Hesketh Racing's works driver Rupert Keegan had taken part in a couple of rounds of the British domestic series in 1977, and at the start of the 1978 Formula One season Hesketh offered Galica the opportunity to replace him in the team's Hesketh 308E car. Galica took the Olympus sponsorship with her (replacing Hesketh's previous Penthouse magazine sponsorship), but failed to qualify the 308E for either of the 1978 World Championship season's first two races. Following the second failure she returned to the British Shellsport Championship, now a fully Formula One series. Reunited with her TS19, Galica took second place at the Zandvoort round. However, in her absence Trimmer had upgraded to an ex-works McLaren M23 car, and with the ageing TS19 Galica stood little chance of being competitive. A second entry, later in the season, in her own M23 only produced a seventh-place finish.
Aside from a limited number of outings in single-seater cars, Galica switched her attention to the Thundersports S2000 sports car class, taking a number of top ten finishes, and truck racing. Galica became a racing instructor with Skip Barber Racing Schools, rising to become senior vice president of Skip Barber Racing, managing both its driving school and racing series. In 2005, at the Mont-Tremblant weekend of the Skip Barber Race Series, Galica announced she was leaving Skip Barber to work for iRacing.com as a director in the company.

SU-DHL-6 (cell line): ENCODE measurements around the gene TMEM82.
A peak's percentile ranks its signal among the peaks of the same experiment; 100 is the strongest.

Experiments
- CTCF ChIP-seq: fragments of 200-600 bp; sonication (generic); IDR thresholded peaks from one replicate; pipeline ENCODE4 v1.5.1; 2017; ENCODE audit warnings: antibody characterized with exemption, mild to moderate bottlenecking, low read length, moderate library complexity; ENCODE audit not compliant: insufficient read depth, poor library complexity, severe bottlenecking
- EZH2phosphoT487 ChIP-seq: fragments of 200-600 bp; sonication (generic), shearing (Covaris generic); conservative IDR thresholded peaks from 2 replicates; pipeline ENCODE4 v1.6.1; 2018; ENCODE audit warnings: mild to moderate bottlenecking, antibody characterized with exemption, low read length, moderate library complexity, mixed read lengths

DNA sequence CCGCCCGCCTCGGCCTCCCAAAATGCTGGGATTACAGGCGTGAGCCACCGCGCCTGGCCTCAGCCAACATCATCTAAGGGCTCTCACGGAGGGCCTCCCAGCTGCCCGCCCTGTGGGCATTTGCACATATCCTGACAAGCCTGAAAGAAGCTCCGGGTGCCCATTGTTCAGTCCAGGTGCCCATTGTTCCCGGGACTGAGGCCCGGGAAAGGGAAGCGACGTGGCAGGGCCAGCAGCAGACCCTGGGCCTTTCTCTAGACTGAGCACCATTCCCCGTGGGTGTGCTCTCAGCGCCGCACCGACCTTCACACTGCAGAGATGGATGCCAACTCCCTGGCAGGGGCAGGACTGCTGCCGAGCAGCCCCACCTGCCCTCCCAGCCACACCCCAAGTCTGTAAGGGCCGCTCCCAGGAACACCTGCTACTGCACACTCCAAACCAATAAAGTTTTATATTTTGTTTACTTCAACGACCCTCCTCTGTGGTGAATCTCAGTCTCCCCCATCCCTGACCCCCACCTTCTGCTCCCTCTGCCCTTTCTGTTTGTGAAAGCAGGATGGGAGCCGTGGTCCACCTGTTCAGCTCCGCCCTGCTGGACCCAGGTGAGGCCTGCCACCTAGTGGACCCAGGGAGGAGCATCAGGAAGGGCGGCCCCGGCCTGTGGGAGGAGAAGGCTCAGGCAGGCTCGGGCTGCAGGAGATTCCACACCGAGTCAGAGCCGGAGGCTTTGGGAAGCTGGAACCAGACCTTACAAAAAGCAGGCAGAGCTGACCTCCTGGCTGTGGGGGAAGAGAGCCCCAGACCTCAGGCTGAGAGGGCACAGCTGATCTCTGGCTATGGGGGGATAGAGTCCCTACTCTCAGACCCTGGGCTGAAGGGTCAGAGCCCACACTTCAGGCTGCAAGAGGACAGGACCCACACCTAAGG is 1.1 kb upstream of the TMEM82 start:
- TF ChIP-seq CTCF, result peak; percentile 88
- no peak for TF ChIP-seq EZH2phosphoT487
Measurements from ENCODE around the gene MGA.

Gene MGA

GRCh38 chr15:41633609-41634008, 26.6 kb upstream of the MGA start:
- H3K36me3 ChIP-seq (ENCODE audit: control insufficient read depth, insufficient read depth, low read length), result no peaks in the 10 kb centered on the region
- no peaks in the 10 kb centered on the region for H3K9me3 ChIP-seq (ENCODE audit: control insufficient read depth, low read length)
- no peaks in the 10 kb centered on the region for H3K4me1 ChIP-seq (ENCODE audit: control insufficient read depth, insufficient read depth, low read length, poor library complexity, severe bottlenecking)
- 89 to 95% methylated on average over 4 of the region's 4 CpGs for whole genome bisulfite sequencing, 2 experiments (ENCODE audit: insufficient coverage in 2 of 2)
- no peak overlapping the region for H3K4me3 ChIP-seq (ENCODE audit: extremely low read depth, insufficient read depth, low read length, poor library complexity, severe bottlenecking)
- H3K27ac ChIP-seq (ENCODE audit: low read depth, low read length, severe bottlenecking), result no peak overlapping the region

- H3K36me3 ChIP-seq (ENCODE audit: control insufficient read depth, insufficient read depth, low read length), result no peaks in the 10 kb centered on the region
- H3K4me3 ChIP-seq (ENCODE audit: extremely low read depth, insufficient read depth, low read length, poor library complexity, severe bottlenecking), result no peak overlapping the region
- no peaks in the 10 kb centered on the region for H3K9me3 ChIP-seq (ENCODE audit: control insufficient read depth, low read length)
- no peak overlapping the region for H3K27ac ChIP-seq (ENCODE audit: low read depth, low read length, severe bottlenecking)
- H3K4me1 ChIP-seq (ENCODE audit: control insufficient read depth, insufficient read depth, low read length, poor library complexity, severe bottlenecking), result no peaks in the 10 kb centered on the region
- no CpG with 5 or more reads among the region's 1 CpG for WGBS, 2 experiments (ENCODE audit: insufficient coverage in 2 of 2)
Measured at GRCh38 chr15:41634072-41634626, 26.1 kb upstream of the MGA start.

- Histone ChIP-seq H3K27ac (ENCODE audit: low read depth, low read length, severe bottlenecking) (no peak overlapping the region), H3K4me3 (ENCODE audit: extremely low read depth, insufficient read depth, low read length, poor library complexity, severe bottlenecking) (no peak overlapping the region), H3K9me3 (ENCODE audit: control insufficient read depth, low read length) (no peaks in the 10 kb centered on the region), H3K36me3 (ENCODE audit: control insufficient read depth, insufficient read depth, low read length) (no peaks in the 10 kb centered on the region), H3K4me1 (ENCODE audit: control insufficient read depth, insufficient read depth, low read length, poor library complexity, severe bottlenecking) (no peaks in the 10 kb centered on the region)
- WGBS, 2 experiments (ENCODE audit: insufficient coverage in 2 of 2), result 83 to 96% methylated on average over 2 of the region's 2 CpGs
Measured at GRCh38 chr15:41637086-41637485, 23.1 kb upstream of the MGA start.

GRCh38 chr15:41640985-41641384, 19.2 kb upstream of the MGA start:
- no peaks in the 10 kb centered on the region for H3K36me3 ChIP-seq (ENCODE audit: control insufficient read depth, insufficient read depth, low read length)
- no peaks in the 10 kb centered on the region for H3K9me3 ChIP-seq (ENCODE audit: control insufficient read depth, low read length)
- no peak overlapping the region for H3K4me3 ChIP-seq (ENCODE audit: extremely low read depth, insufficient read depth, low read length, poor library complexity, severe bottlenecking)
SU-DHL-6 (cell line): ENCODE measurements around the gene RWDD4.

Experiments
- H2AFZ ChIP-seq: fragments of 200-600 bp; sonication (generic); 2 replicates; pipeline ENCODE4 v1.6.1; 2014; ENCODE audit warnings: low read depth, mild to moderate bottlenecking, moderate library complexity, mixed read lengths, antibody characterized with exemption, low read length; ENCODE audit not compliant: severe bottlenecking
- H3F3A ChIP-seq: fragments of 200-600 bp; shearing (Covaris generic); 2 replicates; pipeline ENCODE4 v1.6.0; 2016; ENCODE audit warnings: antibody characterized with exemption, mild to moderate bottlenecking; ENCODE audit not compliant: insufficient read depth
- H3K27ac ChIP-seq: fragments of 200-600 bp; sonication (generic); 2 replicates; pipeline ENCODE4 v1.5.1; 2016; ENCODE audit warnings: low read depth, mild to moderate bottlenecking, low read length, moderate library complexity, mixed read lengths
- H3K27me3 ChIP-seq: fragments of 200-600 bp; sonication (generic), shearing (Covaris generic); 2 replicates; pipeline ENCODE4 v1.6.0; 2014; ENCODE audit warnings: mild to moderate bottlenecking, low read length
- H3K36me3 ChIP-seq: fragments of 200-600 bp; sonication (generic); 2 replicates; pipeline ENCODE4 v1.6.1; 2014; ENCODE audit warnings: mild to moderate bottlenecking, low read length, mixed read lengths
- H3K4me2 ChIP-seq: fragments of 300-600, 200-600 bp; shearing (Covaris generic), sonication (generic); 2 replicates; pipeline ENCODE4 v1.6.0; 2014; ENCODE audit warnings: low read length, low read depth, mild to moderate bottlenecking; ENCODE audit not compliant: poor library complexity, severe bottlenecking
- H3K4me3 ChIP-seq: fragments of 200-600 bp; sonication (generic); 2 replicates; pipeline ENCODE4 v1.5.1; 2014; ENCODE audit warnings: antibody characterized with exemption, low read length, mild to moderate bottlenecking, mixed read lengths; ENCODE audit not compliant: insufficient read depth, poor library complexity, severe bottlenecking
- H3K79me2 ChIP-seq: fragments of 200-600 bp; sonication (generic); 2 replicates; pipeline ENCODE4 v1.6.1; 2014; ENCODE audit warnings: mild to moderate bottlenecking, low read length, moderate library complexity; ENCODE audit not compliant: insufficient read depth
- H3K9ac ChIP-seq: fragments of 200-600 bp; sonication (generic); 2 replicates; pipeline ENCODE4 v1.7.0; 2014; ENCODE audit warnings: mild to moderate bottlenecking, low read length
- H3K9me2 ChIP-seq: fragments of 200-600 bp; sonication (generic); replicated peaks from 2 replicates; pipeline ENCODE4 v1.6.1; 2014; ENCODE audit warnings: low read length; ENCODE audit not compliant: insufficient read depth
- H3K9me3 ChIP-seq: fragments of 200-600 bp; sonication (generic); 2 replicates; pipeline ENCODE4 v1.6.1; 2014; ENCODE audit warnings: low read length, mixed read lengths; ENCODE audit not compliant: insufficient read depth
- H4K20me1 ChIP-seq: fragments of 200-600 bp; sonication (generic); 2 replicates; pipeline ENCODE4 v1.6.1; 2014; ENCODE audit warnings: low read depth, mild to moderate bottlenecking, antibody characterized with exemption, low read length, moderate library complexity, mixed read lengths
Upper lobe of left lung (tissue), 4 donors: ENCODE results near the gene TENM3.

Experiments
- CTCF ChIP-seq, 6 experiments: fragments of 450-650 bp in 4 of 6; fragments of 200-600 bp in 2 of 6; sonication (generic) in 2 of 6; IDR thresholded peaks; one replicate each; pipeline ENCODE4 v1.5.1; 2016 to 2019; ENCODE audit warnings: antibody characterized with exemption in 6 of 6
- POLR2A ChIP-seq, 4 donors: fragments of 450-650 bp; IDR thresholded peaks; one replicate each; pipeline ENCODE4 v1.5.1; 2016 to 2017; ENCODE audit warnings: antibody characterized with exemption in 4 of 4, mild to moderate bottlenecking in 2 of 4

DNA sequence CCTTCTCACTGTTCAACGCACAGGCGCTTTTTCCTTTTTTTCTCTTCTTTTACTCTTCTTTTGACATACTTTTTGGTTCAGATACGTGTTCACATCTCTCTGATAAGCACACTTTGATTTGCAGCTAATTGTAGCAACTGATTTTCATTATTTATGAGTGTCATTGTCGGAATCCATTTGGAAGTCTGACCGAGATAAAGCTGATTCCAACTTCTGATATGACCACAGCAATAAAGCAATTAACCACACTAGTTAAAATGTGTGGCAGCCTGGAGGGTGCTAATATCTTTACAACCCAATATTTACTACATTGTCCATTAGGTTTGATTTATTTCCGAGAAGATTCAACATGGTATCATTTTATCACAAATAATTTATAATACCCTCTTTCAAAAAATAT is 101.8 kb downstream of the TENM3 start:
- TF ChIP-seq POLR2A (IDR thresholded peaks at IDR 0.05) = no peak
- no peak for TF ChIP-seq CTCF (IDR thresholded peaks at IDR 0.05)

Complete European Formula Two Championship results
(key) (Races in bold indicate pole position; races in italics indicate fastest lap)
|1977||Ardmore Racing||Chevron B39||Ford||SIL||THR||HOC||NÜR||VAL||PAU||MUG||ROU||NOG||PER||MIS||EST||DON
|1978||Bob Salisbury Racing||March 782||BMW||THR||HOC||NÜR||PAU||MUG||VAL||ROU||DON||NOG||PER||MIS||HOC
|1979||Divina Galica||March 792||Hart||SIL
|1980||Wendy Wools||March 792||Hart||THR
Complete Formula One World Championship results
|1976||Shellsport/Whiting||Surtees TS16||Cosworth V8||BRA||RSA||USW||ESP||BEL||MON||SWE||FRA||GBR
|1978||Olympus Cameras with Hesketh||Hesketh 308E||Cosworth V8||ARG
Formula One non-championship results
(key) (Races in bold indicate pole position) (Races in italics indicate fastest lap)
|1977||Shellsport/Whiting||Surtees TS19||Cosworth V8||ROC
|1978||Olympus Cameras with Hesketh||Hesketh 308E||Cosworth V8||INT
- Viva F1. "Formula One at the Olympics". Retrieved 2012-07-26.
- Diepraam, 1999.
- Diepraam, Mattijs (1999). "Female speed addict". 8W. Retrieved 2007-11-12.
- "Driver: Galica, Divina". Autocourse Grand Prix Archive. Retrieved 2007-11-12.
- "Divina Galica GBR". Ski-DB.com. Retrieved 2007-11-12.
- "Driver: Divina Galica". ChicaneF1.com. Retrieved 2007-11-12. (World Championship stats.)